We are profiling some faculty and alumni leading up to the 2018 Retreat. Adania Shibli will be a faculty member at our 2018 Retreat in April. She will be teaching two workshops, Writing with Paintings and Secondary Elements, which you can learn more about the workshops she will be teaching here.
Have you ever participated in a similar kind of retreat, either as faculty or as a participant? If yes, how did the experience benefit you and/or your writing?
In fact my work in academia, rather than the field of writing, has allowed the occurrence of such retreats. Participants in my courses and I would meet over the period of a few days. We would start by expressing urgent questions related to the process of writing, and which are of concern for each one of them. Then we try read texts that could further reflect on such questions. Alongside, we would go for walks to places of the participants’ or my choice. In that sense, these were retreats from the daily life of each of them, yet not from life itself. We try, as a matter of fact, to see the extension of their thoughts and questions in lived experiences that out of the way of their daily lives.
This results with creating shared fields of intimacy that in my view are an essential part of writing. Eventually it feels as if writing becomes alive; making such retreats a rare occasion to experience that by the participants and for me alike. This is as well what I most look forward to sharing with others in any such retreats.
Is there a particular piece of writing advice (or a writing exercise) you would like to share with our followers?
Never let a day pass without writing; to maintain writing as a daily practice; writing throughout the day, even if only a sentence every few hours. It is an advice that I try to give myself as well.
What and/or who do you find inspiring?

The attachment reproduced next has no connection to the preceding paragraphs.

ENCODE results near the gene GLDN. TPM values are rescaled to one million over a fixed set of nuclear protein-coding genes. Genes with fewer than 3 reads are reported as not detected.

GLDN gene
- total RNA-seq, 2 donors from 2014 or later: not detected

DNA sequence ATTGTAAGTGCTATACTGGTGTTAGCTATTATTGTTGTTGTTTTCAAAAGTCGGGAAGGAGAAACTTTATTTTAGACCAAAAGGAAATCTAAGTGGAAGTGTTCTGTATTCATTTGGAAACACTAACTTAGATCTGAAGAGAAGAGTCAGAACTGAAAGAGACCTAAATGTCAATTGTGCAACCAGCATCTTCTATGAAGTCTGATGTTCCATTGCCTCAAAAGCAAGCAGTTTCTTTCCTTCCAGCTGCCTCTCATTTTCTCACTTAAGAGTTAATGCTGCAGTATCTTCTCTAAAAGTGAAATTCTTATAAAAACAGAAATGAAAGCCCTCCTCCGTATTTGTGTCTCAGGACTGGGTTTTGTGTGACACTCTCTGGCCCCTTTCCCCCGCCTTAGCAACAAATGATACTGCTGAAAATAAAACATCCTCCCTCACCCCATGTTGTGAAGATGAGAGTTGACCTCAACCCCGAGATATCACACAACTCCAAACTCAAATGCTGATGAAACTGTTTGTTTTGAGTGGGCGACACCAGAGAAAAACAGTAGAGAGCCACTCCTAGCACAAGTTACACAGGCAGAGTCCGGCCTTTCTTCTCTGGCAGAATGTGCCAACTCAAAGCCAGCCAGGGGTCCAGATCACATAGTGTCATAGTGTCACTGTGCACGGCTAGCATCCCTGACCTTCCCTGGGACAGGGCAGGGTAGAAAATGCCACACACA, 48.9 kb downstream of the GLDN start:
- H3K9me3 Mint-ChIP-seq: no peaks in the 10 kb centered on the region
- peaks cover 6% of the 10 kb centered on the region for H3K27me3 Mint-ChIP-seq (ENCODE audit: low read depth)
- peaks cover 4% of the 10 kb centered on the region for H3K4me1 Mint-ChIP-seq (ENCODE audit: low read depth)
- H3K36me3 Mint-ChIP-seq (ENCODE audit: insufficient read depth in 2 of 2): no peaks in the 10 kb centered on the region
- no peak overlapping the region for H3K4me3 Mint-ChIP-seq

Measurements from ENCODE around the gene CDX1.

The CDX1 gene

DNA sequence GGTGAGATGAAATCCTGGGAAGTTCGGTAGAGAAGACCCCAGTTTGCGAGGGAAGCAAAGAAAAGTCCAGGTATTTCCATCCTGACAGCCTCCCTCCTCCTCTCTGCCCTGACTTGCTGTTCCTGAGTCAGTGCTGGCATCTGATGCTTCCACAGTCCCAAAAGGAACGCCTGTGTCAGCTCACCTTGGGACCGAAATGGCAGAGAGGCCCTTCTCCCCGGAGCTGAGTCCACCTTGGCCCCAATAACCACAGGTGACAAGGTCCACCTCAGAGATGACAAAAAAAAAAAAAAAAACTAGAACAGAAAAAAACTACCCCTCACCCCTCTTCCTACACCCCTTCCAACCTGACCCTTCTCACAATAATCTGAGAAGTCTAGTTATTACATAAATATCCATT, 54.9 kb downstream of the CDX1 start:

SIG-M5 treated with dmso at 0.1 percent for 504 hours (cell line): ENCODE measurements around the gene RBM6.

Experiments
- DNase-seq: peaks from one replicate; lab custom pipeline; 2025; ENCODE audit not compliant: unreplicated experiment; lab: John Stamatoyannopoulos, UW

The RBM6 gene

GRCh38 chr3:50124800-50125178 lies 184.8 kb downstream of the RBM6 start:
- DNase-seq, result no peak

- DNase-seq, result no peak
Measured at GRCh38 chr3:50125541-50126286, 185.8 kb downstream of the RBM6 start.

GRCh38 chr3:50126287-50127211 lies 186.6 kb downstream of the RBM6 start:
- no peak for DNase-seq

I find speaking less is very inspiring.
How has writing influenced your life?
Writing in my case had taught me how to live, and probably how to love.
What do you find to be your biggest challenge in your writing life?
The relation to language and words are most challenging and intriguing. One relation which is often encouraged is instrumental use: we use words to tell something. We get used to treat language in this way through speaking, where we are rarely allowed to babble, stammer or stutter. When we do so, we are ridiculed, mainly because we take language away from the single role forced on it to express things efficiently. Personally I find such instrumental use is reducing the potential of language, as instrumentalism reduces the potential of anything else. This said, I try in the process of writing to explore dimensions of language beyond that, something that is very difficult, after such dimensions have been repeatedly suppressed.
What are you working on currently?
I’m in anticipation of starting a new novel that might be written against the background of what I shared here.
Adania Shibli (Palestine, 1974) currently lives in Jerusalem and in Berlin. She has written novels, plays, short stories and narrative essays. She has twice been awarded with the Qattan Young Writer’s Award-Palestine in 2001 on her novel Masaas(translated into English as Touch. Northampton: Clockroot, 2009), and in 2003 on her novel Kulluna Ba’id bethat al Miqdar aan el-Hub (translated into English as We Are All Equally Far from Love. Northampton: Clockroot, 2012). She has also edited a Dispositions (Ramallah: Qattan, 2012), an art book about contemporary Palestinian artists. Her latest is the novel Tafsil Thanawi (Minor Detail, Beirut: Al-Adab, 2017). Shibli is also engaged in academic research and teaching. Since 2012 she has been a visiting professor at Birzeit University, Palestine.